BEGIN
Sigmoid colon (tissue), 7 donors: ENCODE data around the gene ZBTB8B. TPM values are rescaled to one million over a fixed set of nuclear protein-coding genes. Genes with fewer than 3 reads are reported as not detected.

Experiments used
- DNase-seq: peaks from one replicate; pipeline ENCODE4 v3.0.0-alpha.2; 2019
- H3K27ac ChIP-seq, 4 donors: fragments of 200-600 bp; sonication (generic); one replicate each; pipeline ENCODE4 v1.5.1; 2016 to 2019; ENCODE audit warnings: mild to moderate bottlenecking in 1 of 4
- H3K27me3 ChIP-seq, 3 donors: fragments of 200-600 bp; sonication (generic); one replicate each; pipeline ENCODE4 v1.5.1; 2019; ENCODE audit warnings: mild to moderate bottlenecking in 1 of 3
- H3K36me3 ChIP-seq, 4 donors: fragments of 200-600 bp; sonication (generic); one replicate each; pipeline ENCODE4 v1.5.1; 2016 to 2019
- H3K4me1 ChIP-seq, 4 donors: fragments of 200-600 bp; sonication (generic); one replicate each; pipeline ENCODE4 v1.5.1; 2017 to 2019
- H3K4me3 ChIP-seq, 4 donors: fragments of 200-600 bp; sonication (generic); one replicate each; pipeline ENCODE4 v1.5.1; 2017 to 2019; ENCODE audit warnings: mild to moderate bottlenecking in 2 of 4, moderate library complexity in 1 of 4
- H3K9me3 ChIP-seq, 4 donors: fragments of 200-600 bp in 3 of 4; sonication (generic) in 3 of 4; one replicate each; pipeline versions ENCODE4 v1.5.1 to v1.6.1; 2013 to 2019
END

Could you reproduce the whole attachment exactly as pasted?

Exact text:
Sigmoid colon (tissue), 7 donors: ENCODE data around the gene ZBTB8B. TPM values are rescaled to one million over a fixed set of nuclear protein-coding genes. Genes with fewer than 3 reads are reported as not detected.

Experiments used
- DNase-seq: peaks from one replicate; pipeline ENCODE4 v3.0.0-alpha.2; 2019
- H3K27ac ChIP-seq, 4 donors: fragments of 200-600 bp; sonication (generic); one replicate each; pipeline ENCODE4 v1.5.1; 2016 to 2019; ENCODE audit warnings: mild to moderate bottlenecking in 1 of 4
- H3K27me3 ChIP-seq, 3 donors: fragments of 200-600 bp; sonication (generic); one replicate each; pipeline ENCODE4 v1.5.1; 2019; ENCODE audit warnings: mild to moderate bottlenecking in 1 of 3
- H3K36me3 ChIP-seq, 4 donors: fragments of 200-600 bp; sonication (generic); one replicate each; pipeline ENCODE4 v1.5.1; 2016 to 2019
- H3K4me1 ChIP-seq, 4 donors: fragments of 200-600 bp; sonication (generic); one replicate each; pipeline ENCODE4 v1.5.1; 2017 to 2019
- H3K4me3 ChIP-seq, 4 donors: fragments of 200-600 bp; sonication (generic); one replicate each; pipeline ENCODE4 v1.5.1; 2017 to 2019; ENCODE audit warnings: mild to moderate bottlenecking in 2 of 4, moderate library complexity in 1 of 4
- H3K9me3 ChIP-seq, 4 donors: fragments of 200-600 bp in 3 of 4; sonication (generic) in 3 of 4; one replicate each; pipeline versions ENCODE4 v1.5.1 to v1.6.1; 2013 to 2019